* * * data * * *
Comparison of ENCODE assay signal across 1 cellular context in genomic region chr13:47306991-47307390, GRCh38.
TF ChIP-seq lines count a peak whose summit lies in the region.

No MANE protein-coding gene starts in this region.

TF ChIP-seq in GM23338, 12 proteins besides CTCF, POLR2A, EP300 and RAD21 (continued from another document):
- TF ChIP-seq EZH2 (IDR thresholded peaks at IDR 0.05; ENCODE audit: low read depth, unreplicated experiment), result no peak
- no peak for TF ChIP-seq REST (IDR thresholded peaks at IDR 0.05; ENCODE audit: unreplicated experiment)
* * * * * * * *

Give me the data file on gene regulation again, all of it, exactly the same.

Comparison of ENCODE assay signal across 1 cellular context in genomic region chr13:47306991-47307390, GRCh38.
TF ChIP-seq lines count a peak whose summit lies in the region.

No MANE protein-coding gene starts in this region.

TF ChIP-seq in GM23338, 12 proteins besides CTCF, POLR2A, EP300 and RAD21 (continued from another document):
- TF ChIP-seq EZH2 (IDR thresholded peaks at IDR 0.05; ENCODE audit: low read depth, unreplicated experiment), result no peak
- no peak for TF ChIP-seq REST (IDR thresholded peaks at IDR 0.05; ENCODE audit: unreplicated experiment)